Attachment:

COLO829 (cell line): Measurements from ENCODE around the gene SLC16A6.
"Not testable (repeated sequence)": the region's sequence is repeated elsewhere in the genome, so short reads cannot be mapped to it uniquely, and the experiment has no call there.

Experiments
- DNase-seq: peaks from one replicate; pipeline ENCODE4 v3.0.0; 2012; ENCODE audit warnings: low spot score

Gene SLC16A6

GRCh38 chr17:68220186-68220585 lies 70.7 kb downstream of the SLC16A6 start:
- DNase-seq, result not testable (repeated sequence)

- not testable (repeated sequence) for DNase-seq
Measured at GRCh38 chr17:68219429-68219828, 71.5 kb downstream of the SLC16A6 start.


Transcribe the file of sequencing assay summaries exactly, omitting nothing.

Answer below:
COLO829 (cell line): Measurements from ENCODE around the gene SLC16A6.
"Not testable (repeated sequence)": the region's sequence is repeated elsewhere in the genome, so short reads cannot be mapped to it uniquely, and the experiment has no call there.

Experiments
- DNase-seq: peaks from one replicate; pipeline ENCODE4 v3.0.0; 2012; ENCODE audit warnings: low spot score

Gene SLC16A6

GRCh38 chr17:68220186-68220585 lies 70.7 kb downstream of the SLC16A6 start:
- DNase-seq, result not testable (repeated sequence)

- not testable (repeated sequence) for DNase-seq
Measured at GRCh38 chr17:68219429-68219828, 71.5 kb downstream of the SLC16A6 start.